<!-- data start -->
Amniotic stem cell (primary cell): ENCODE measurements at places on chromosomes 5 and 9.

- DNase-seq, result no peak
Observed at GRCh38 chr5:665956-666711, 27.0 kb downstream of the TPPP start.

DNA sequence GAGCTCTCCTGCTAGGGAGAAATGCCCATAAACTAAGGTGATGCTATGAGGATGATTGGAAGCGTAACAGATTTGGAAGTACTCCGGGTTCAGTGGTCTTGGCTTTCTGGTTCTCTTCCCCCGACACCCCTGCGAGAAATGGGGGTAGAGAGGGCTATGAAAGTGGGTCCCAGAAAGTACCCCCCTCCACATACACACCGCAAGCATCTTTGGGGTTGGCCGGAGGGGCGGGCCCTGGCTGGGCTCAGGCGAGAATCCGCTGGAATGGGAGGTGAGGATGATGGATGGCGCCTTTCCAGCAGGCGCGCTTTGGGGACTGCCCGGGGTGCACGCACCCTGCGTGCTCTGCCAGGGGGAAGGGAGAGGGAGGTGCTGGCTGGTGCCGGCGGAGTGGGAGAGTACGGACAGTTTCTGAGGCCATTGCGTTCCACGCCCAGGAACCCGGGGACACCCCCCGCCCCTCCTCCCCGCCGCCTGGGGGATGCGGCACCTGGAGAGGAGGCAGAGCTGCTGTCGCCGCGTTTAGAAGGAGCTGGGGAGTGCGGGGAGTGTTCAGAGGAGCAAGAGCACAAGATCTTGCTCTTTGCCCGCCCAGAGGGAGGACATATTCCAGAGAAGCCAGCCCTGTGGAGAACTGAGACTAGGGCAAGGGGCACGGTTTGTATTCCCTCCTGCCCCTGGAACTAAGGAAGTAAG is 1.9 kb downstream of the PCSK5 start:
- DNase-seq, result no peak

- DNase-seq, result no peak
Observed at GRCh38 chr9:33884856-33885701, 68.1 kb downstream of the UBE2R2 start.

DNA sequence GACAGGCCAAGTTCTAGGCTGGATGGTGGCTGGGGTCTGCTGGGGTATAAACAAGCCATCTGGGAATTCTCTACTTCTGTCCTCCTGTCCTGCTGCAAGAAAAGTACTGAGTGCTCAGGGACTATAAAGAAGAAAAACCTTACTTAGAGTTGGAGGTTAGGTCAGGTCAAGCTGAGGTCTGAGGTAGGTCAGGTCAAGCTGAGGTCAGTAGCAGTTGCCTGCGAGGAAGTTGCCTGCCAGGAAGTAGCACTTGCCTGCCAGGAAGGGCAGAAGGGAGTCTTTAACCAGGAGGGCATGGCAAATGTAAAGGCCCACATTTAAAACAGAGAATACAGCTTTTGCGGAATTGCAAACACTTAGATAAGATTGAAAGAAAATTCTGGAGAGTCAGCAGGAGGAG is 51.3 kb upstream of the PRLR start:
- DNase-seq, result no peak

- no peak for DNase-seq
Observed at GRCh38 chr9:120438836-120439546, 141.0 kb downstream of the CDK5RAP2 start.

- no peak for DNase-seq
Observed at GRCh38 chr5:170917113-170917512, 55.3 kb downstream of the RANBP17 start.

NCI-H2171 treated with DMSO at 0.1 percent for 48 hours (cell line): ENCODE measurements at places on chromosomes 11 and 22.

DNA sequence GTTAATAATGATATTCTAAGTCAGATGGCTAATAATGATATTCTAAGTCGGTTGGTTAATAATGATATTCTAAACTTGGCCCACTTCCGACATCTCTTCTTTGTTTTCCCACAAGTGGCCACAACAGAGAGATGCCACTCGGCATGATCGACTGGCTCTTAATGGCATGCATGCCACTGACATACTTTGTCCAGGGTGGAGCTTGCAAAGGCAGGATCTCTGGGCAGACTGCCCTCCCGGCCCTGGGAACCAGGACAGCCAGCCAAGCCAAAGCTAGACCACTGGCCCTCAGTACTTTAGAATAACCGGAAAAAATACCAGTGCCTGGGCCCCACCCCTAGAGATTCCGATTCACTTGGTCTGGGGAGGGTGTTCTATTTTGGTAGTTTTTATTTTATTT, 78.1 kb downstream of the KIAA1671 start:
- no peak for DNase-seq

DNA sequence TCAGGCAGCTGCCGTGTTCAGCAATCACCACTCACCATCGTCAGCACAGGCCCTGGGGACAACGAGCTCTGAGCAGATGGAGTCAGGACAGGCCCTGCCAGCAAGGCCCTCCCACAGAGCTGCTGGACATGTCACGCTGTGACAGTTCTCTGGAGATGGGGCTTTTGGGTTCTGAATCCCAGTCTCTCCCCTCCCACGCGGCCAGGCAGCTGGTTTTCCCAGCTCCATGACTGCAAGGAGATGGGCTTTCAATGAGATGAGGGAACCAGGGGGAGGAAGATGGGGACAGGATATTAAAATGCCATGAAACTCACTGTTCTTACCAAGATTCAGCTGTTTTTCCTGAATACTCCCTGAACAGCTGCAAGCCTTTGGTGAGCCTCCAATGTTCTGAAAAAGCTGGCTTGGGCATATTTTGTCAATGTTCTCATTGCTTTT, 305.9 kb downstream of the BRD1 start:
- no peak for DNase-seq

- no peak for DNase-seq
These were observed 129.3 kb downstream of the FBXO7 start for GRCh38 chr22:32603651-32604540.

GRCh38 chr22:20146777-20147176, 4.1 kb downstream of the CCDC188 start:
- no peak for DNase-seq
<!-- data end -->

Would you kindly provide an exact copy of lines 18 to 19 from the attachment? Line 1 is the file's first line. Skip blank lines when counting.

- no peak for DNase-seq

- no peak for DNase-seq